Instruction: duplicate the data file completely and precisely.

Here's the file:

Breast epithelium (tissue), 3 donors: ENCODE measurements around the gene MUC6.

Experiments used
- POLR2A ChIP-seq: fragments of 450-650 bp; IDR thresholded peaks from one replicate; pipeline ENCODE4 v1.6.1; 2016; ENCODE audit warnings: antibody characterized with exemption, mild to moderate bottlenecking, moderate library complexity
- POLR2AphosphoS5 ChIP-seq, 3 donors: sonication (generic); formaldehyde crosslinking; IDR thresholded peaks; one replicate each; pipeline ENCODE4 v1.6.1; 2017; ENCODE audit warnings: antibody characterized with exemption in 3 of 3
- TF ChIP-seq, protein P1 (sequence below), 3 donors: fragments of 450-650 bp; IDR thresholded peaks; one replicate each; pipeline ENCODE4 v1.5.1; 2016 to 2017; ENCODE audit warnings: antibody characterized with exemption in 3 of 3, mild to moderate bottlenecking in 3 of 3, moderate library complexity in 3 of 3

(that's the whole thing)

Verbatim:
Breast epithelium (tissue), 3 donors: ENCODE measurements around the gene MUC6.

Experiments used
- POLR2A ChIP-seq: fragments of 450-650 bp; IDR thresholded peaks from one replicate; pipeline ENCODE4 v1.6.1; 2016; ENCODE audit warnings: antibody characterized with exemption, mild to moderate bottlenecking, moderate library complexity
- POLR2AphosphoS5 ChIP-seq, 3 donors: sonication (generic); formaldehyde crosslinking; IDR thresholded peaks; one replicate each; pipeline ENCODE4 v1.6.1; 2017; ENCODE audit warnings: antibody characterized with exemption in 3 of 3
- TF ChIP-seq, protein P1 (sequence below), 3 donors: fragments of 450-650 bp; IDR thresholded peaks; one replicate each; pipeline ENCODE4 v1.5.1; 2016 to 2017; ENCODE audit warnings: antibody characterized with exemption in 3 of 3, mild to moderate bottlenecking in 3 of 3, moderate library complexity in 3 of 3